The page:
Anti-dumping investigations are the floodgates used by governments to direct free-market global trade flows in the desired direction
In late November, the US imposed antidumping restrictions on the import of Chinese undergarments and color TV sets and by early December there were another 10 anti-dumping actions against Chinese products under consideration by the US Commerce Department.
The Chinese government accused the Bush administration of using the Chinese trade balance as a political pawn in the runup to next year's US presidential elections and at the same time released new import/ export regulations designed to strengthen the legal process for prosecuting anti-dumping cases in China. Since China first began its opening up and reform process in 1979, the country has been on the receiving end of nearly 600 dumping investigations, but it was not until 1997 that China began initiating its own anti-dumping cases.
As of December 2003, the country had brought a total of 26 cases against various companies, countries and industries.
A deeper understanding of the machinations of global trade combined with a more sophisticated legal framework has led to a growing number of Chinese companies registering their claims with China's Ministry of Commerce (MOFCOM), according to Wu Xiaochen, the lawyer who investigated the first-ever anti-dumping case for the Chinese government in 1997.
Wu now works for law firm T&D Associates in Beijing defending multinational corporations like Akzo Nobel, Bayer, BASF and Mitsui against Chinese accusations of dumping. Of China's 26 dumping cases to date, T&D has worked on 24 of them.
The concept of dumping seems simple enough on the surface – a company or group of companies "dumps" their product on a foreign market by selling it at a loss in order to gain market share and damage competitors – but reaching a final determination on whether dumping has occurred or not is an intricate and convoluted process. Just ask Oliver Trianto, the legal counsel to German chemical company BASF, who is becoming an expert in the field of anti-dumping in China. BASF has had more experience in this field than any other company, having been on the receiving end of no less than eight Chinese anti-dumping investigations.
Trianto defines dumping as the practice of exporting a product at a lower price than its "normal value". A product's normal value is estimated by taking the price of the product in the country of origin or by comparing the sale price with the cost of production taking into account transport costs, duties and a reasonable profit margin.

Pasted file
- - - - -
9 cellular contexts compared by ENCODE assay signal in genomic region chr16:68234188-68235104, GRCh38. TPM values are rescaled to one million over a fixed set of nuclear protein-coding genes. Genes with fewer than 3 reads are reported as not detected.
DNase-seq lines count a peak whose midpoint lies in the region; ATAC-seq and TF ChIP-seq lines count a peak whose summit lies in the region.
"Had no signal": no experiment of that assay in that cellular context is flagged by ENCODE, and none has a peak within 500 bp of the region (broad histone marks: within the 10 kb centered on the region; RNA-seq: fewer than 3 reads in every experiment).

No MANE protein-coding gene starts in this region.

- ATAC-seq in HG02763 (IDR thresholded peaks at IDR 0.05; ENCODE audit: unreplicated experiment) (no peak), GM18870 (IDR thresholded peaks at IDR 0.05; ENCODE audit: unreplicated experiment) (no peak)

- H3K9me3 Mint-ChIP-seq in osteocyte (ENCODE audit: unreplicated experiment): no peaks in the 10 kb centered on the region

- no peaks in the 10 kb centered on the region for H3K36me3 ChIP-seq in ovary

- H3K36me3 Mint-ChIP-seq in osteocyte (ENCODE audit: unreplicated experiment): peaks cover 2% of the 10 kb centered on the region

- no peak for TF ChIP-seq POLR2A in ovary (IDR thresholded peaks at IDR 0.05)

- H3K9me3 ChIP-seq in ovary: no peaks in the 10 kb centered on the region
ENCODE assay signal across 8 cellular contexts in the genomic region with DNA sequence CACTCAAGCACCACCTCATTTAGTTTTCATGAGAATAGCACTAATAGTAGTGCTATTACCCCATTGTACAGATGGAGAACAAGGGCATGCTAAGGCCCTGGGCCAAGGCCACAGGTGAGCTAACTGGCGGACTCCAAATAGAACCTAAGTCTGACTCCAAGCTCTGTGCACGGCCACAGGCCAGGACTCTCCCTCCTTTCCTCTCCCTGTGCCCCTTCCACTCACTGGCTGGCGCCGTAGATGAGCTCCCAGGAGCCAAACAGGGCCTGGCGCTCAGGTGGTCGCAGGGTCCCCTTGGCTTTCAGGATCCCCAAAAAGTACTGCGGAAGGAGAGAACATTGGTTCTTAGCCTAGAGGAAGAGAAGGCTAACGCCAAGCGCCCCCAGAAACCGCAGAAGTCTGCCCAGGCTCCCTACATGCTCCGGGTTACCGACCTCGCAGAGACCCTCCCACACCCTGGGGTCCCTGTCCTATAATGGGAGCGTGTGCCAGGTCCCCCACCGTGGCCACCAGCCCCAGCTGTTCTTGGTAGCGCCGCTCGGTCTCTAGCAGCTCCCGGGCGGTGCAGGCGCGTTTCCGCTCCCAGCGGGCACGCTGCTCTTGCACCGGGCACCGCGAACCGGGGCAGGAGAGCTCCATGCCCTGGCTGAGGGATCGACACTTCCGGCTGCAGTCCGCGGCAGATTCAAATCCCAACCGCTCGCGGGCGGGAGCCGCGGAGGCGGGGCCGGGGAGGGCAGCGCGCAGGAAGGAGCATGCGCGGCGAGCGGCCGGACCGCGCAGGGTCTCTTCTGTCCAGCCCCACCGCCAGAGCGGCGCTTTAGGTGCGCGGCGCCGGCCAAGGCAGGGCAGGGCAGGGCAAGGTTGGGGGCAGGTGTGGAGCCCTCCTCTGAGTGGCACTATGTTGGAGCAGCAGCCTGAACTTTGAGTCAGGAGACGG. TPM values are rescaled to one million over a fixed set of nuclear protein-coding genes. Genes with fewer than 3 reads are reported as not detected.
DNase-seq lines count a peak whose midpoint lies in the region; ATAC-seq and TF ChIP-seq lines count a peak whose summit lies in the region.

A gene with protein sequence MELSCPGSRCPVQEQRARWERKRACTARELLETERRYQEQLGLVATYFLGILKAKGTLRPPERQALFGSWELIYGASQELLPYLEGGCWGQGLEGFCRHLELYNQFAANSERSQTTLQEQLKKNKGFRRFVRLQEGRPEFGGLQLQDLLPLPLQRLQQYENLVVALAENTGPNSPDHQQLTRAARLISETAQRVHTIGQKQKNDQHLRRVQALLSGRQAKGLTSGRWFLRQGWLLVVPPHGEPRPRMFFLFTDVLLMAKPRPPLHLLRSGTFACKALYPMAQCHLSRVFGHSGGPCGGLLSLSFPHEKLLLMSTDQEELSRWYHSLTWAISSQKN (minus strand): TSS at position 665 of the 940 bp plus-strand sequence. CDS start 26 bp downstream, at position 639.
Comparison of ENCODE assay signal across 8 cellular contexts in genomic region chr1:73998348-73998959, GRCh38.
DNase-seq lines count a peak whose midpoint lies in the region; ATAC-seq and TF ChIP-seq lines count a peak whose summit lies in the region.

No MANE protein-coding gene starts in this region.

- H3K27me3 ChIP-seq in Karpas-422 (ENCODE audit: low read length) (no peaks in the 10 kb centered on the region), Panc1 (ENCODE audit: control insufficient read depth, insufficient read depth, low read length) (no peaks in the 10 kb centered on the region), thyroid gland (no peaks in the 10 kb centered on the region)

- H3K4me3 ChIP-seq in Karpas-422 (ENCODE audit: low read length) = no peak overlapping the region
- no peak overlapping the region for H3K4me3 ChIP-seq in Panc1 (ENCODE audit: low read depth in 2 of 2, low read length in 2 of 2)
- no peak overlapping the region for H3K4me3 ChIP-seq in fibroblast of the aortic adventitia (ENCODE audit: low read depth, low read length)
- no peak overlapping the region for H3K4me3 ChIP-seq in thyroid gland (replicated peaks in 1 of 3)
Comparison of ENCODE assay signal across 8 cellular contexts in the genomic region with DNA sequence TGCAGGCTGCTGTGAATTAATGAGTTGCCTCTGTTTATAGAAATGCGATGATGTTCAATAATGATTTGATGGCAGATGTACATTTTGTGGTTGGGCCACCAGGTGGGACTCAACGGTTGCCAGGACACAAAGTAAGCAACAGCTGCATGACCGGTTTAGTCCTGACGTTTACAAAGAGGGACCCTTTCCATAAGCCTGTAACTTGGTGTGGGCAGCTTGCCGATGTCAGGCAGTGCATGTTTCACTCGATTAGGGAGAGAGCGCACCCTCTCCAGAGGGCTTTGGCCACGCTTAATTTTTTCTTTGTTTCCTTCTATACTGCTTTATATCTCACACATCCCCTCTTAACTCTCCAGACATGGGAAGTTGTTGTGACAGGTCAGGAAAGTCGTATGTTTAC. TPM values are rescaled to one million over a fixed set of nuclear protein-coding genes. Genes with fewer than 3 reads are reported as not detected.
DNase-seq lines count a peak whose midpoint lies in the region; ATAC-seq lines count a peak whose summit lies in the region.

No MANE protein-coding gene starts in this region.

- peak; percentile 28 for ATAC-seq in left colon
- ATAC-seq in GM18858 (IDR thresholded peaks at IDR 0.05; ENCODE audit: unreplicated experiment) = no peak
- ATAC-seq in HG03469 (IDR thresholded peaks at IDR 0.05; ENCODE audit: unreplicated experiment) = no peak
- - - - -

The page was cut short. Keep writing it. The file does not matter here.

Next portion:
As one can imagine, all the variables are open to interpretation. Prices in both the importing and exporting countries fluctuate daily and arguments rage over what constitutes a "reasonable" profit margin. A frustrating complication from a Chinese perspective is that China is not afforded the title of 'market economy' by most of its trading partners and therefore can legally be subjected to stricter anti-dumping criteria under world trade rules.
Dumping implies that a company has offloaded its product into a market at a loss in order to gain a greater market share. But companies can be found to be dumping even when sales are profitable and local producers are too small to serve the domestic market.
In order to impose tariffs on a company or group of companies for dumping, the investigating authority (MOFCOM in China's case) must be able to determine injury or threat of injury to local producers and must be able to show the link between a company dumping and that injury. And so dumping rulings become even more subjective and complicated.
According to Wu Xiaochen, because of MOFCOM's lack of experience and personnel, most anti-dumping investigations in China take about 18 months to reach a final determination and regulations are still somewhat murky, usually to the detriment of the foreign importer. Although there is a facility in Chinese anti-dumping law for defendants to ask for a judicial review, so far no company has applied for it because, he says, of a lack of faith in the legal system.
But the murkiness can sometimes work the other way. In early December, MOFCOM officially withdrew an anti-dumping case against importers of Methylene Diphenylene Diisocyanate, or MDI, from Korea and Japan. "Under my work and pressure the petitioner withdrew and the government officially terminated the investigation, " said Wu Xiaochen.